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Bishop Richard Umbers: With Him, nothing can defeat us

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What is it that you want? What is it that you ultimately want – above all else? What captivates you? What do you yearn for?

In what do I place my hope? In who do I place my hope?

As we journey through this season of Advent, liturgically we observe the colour of violet (or purple), a colour specific to Lent and Advent, both times of penance and preparation. In Advent, particularly, I am always struck by the reminder and realisation of what it means to hope, to pause and reflect on where my hope actually lies, and what it is I truly hope for.

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Advent is a time of anticipation and preparation for celebrating the birth of our Saviour, while also preparing our hearts for His Second Coming. It is a time to pause and reflect on the state of our soul and the disposition of our heart for the time when the Lord will call us to Himself.

Each Sunday of Advent we are reminded, again and again, to “stay awake” (Mt 24:42), “prepare” (Mt 3:3), “wait” (Mt 11:2), and to “not be afraid” (Mt 1:20). Throughout this season we follow and accompany the prophesying of the prophet Isaiah, the heralding of John the Baptist, and the deep faithfulness of St Joseph.

The Mass Readings chosen for these days – and for every day of the liturgical year – are not coincidental: they are given to us, again and again, year after year, to demonstrate the very tangible faithfulness and love of God from the beginning of time to our present day, as we read the Old and New Testaments in light of one another.

And they speak of so much hope – an anticipatory hope promised to Abraham, Isaac and Jacob; an expectant hope foretold by the Old Testament prophets and kings; and a fulfilling hope steeped in great wonder, promise, trust and surrender to the Will of God through the New Testament figures of Mary and Joseph.

What did the people of Israel hope for?
What do we as Christians hope for?

Our entire history as the People of God has been marked by and driven by hope. Hope that the promises made by the Lord would be fulfilled (Lk 1:45), a hope that when we would go through deep waters the Lord would always be there with us (Is 43:2), a hope that one day a Messiah would appear among us, a hope that the Holy Spirit would come (Acts 1:8), a hope that the Lord will return and wipe away every tear from our eyes (Is 25:8; Rev 7:17, 21:4).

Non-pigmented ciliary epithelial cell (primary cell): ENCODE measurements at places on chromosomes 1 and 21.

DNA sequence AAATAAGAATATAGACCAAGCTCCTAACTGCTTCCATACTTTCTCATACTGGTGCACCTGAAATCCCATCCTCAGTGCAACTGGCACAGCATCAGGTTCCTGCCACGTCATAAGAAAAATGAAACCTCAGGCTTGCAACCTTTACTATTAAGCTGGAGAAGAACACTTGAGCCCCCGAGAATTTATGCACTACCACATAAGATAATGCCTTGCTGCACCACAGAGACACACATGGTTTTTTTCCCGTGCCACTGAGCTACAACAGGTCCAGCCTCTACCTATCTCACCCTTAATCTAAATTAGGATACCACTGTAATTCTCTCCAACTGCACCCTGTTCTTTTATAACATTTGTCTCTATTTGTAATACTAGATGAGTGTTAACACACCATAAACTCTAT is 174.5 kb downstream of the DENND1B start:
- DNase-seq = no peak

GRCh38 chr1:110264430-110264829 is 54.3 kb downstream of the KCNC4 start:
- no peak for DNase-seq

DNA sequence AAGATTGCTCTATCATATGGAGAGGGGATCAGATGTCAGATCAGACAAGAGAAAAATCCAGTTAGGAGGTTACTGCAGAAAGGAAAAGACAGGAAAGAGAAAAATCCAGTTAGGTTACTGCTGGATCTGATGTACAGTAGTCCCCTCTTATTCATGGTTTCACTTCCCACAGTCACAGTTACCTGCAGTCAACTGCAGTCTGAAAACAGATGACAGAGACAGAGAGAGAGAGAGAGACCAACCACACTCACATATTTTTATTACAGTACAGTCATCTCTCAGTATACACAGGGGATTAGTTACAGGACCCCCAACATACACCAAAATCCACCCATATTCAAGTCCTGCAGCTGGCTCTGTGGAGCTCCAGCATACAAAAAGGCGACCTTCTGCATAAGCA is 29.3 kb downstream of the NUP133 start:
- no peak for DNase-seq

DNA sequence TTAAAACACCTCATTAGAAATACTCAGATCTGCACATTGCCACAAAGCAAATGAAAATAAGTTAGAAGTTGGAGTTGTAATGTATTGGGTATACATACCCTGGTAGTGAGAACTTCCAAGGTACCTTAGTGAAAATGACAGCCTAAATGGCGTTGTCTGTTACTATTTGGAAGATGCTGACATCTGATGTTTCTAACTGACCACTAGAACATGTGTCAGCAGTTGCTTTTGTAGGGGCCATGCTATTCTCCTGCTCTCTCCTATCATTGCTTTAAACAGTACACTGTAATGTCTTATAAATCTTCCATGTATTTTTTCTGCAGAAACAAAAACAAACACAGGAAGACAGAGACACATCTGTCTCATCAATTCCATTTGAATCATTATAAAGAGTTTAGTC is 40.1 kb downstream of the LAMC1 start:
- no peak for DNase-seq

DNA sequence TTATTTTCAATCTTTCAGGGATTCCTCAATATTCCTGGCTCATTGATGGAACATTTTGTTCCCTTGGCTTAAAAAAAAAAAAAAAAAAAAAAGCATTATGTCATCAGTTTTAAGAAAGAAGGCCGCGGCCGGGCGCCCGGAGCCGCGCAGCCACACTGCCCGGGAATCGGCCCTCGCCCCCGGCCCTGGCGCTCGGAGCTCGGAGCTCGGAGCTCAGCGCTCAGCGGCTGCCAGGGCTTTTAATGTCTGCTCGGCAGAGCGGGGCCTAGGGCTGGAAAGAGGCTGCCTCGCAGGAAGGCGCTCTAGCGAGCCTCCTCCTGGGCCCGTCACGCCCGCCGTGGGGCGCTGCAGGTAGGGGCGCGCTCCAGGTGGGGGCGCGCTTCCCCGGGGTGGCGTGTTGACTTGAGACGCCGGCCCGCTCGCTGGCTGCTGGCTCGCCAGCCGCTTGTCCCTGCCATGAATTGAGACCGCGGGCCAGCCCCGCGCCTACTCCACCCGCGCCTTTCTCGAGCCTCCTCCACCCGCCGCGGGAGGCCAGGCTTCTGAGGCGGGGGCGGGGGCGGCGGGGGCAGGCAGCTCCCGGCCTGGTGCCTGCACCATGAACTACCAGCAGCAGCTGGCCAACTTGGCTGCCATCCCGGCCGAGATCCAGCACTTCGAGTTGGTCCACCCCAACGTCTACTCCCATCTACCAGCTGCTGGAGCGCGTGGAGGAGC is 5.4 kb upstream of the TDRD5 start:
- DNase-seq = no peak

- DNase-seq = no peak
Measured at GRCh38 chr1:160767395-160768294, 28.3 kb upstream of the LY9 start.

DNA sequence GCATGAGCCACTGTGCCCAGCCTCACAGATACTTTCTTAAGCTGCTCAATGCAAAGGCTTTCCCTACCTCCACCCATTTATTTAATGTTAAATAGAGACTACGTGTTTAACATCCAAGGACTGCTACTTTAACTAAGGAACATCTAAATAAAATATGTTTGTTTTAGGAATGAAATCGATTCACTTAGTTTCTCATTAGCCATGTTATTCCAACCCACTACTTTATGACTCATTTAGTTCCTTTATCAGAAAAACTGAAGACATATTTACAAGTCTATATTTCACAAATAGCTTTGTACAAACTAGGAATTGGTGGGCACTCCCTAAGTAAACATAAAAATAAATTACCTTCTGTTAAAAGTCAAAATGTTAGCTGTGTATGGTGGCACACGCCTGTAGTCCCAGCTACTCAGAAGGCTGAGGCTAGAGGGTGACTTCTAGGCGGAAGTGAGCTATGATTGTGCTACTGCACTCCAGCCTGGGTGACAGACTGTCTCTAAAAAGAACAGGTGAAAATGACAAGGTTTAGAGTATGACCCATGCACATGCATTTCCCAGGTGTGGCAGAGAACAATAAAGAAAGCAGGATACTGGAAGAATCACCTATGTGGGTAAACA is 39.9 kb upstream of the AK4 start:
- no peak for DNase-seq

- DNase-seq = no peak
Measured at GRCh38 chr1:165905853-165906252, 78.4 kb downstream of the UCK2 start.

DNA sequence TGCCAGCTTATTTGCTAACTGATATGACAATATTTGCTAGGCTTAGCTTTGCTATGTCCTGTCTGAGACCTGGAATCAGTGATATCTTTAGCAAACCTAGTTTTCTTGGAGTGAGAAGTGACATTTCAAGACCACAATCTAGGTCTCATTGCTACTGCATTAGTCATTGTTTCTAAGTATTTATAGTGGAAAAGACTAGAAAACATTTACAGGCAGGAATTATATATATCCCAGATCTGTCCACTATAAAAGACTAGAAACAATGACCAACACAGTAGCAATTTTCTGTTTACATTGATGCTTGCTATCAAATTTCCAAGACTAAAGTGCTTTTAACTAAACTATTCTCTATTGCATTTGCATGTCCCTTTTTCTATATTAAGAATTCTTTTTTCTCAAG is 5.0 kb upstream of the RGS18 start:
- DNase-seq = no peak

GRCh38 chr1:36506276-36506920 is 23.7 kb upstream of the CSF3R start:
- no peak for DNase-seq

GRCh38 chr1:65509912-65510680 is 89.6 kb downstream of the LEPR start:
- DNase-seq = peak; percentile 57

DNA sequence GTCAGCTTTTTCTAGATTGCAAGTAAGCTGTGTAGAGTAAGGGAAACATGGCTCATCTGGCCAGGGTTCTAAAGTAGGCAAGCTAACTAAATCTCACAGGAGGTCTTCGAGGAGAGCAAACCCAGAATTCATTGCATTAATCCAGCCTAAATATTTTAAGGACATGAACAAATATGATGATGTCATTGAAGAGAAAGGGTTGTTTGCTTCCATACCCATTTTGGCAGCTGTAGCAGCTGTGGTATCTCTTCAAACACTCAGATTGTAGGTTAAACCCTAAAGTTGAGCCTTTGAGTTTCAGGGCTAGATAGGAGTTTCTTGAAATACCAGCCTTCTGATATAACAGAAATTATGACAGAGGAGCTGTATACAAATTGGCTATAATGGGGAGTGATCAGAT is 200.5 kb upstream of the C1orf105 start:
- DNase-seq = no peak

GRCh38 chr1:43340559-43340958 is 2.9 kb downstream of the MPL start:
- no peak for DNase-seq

All of this anticipation for that which is promised – for the Lord to work marvels in our lives – is memorialised throughout the Advent season. And we are, in turn, reminded of the great hope to which we are called: to have confidence in the faithfulness of God who will fulfil His promises.

As St John Paul II once said in an Angelus address during this liturgical season: “Advent is synonymous with hope: not the vain waiting for a faceless god, but concrete and certain trust in the return of Him who has already visited us, of the ‘Spouse’ who with His blood has sealed with humanity a pact that is an eternal covenant. It is a hope that stimulates vigilance, the characteristic virtue of this special liturgical season.

Vigilance in prayer, fostered by a loving expectation; vigilance in the dynamics of concrete charity, aware that the Kingdom of God comes close whenever men learn to live as brothers.”

Where does Christ fit into what we hope for? Do we hope for Heaven? Do we desire to be present at the Holy Sacrifice of the Mass? Do we yearn to grow and develop in the spiritual life? Do we want what is good, true and beautiful? Do we desire that which is good for all those God has placed in our lives?

We need to ask ourselves: Am I vigilant in prayer? Do I live with an expectant heart to receive Christ in the Eucharist? How can I prepare myself to welcome the Lord at Christmas? And can I hope with the same confidence of St Joseph who chose trust over fear and discouragement?

As we draw closer to the end of Advent, let’s turn our hearts and minds to the Giver of all good things, for when our hope is in Him alone, nothing can prevail against us. He is the Light in the darkness, the Strength of the afflicted and our great Hope and Salvation.

May the Christ-child bring great peace, hope and joy to you this Christmas season.

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